Today is a rainy day. Tomorrow is Sunday. I won’t be teaching Sunday School because I have a full day TOEFL rating shift.

Which is good in a way, in terms of money and some space from the girls. I’ve been turning into Mama Gorilla for the past two days.

And so today’s weather, and the past week in limbo-land, banned from all our usual activities because of girl1’s recovery from the tonsillectomy, have combined to put me in a thoughtful mood.

I really like having a routine and a schedule. One might say I thrive on such a thing. And how often I see a friend or hang out really depends on a schedule, too.

Starting in July (two months away) our schedule is going to go through significant changes. Alot of the friends we see now will have different schedules.

It’s hard not to think of one of girl1’s friends’ schedule changes as a move away from the friendship when it takes that friend from meeting us twice a week to not at all.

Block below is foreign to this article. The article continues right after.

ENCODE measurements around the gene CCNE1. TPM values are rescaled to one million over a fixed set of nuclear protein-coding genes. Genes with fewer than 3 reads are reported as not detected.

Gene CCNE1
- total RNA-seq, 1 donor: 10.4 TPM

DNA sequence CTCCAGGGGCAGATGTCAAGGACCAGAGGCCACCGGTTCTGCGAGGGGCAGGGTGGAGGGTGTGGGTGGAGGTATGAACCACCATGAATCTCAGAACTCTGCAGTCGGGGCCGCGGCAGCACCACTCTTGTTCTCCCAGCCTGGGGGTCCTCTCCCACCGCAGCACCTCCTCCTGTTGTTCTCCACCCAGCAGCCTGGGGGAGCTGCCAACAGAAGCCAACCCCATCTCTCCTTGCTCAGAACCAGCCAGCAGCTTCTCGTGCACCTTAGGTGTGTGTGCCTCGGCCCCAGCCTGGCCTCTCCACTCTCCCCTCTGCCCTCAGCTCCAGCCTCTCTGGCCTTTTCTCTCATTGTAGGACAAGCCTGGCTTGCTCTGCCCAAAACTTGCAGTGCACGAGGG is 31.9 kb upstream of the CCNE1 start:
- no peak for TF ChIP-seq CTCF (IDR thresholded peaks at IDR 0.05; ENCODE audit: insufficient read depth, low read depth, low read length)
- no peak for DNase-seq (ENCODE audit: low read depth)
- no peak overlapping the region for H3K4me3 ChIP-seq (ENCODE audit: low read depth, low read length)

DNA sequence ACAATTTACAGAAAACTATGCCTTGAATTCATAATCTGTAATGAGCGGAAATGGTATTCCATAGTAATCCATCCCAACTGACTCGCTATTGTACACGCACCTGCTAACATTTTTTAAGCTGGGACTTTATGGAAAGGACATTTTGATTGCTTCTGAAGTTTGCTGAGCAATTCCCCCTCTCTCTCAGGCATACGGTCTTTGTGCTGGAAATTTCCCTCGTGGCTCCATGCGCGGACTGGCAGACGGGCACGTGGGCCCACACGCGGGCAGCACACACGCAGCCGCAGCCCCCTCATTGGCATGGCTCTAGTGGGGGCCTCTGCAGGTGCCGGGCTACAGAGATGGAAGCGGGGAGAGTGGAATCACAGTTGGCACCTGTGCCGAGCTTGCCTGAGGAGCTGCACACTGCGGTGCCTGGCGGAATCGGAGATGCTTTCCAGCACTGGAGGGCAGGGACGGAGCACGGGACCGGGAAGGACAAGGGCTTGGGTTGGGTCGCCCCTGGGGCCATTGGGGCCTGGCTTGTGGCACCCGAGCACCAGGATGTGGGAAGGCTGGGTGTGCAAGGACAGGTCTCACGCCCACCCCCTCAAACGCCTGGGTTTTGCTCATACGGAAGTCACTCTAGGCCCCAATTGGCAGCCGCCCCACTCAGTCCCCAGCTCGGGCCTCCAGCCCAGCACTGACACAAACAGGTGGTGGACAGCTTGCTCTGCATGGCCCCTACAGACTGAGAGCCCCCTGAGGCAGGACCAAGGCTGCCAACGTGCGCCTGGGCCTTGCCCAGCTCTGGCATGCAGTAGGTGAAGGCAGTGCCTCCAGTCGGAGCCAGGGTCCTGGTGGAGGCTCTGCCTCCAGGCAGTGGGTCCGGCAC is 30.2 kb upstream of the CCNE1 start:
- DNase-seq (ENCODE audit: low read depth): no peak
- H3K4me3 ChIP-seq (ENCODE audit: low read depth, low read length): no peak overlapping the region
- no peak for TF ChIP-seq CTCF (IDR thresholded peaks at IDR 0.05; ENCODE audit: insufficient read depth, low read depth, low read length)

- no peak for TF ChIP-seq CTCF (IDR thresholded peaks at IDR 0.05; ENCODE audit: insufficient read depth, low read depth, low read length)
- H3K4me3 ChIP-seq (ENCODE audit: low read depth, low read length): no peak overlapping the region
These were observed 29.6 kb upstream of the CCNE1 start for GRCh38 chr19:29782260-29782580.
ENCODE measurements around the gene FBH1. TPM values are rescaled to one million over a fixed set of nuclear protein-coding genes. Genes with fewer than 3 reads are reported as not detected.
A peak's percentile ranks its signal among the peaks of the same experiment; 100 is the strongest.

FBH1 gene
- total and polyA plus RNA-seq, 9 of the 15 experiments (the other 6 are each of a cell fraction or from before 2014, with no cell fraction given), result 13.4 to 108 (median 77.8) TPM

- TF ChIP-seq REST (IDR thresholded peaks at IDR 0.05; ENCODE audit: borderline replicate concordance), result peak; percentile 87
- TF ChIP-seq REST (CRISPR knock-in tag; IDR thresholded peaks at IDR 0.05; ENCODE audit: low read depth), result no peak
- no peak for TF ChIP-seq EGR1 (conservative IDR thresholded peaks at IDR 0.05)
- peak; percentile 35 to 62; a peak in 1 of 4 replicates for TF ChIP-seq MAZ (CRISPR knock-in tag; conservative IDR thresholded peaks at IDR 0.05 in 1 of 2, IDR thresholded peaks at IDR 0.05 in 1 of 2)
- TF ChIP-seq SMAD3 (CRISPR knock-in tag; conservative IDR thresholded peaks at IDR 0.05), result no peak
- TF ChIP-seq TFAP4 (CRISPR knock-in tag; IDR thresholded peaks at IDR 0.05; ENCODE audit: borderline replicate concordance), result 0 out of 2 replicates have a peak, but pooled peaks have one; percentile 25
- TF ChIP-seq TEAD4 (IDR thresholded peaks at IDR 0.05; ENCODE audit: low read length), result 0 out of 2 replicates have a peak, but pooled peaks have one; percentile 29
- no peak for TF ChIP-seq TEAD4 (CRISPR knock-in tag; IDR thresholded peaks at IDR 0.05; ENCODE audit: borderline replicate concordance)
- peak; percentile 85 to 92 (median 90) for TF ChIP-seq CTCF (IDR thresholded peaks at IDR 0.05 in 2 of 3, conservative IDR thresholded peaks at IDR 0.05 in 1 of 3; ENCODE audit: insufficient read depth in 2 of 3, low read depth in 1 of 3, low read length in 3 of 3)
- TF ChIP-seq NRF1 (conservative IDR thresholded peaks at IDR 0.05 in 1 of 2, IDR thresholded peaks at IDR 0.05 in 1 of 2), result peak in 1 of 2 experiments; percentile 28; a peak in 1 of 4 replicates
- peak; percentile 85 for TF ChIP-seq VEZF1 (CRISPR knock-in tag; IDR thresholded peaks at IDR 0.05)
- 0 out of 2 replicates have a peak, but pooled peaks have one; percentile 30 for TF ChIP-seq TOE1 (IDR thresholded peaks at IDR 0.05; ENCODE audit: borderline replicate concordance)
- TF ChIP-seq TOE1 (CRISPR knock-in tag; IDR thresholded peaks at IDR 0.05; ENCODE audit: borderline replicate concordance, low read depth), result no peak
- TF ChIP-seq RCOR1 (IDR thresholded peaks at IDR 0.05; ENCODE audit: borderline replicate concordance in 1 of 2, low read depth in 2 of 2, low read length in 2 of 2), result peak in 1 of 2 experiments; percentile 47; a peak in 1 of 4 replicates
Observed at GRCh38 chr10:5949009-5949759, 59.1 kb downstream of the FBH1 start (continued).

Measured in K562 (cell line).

Even if the friend’s mother assures me nothing has changed, it still feels like they’re choosing to not focus on our friendship (mommies and daughters) anymore.

And starting in July, girl1’s activities will change to the one-week a pop summer camp stuff, meaning we won’t continually see the same kids over and over.

This is a nice break, keeps us from falling into a rut, but with the debut of girl2 into organized school on the horizon, it is making me a little worried (in a nonintrusive, underlying way) about what all these changes will mean socially.

Because who your child hangs out with has a lot more to do with who the mommy hangs out with than I knew before entering organized school. When they’re babies, it’s all about the moms. But if your kid doesn’t get along with their kid, then you can’t sit and sip coffee because you always have a kid coming and whining to you.

And now I’m expected to balance both girl1 and girl2’s friends while keeping my own writing life friends going?

Along with possibly entering the working world more whole heartedly? I wish I was Kali so I could keep a finger in all these different pies, so to speak.

They don’t tell you about this stuff in the baby classes.